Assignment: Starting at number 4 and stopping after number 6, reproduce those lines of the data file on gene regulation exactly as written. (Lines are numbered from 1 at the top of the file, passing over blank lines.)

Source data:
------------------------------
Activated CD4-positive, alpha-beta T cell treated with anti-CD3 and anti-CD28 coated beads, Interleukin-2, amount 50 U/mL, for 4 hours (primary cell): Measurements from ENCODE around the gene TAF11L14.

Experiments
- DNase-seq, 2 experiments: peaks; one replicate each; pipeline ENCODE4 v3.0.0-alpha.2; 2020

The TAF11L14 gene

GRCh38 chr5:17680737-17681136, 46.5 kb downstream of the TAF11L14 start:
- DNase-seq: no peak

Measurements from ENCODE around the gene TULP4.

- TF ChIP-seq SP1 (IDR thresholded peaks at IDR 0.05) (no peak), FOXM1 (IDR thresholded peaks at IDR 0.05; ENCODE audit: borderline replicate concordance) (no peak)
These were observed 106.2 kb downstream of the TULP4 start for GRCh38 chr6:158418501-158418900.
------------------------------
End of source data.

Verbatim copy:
The TAF11L14 gene

GRCh38 chr5:17680737-17681136, 46.5 kb downstream of the TAF11L14 start:
- DNase-seq: no peak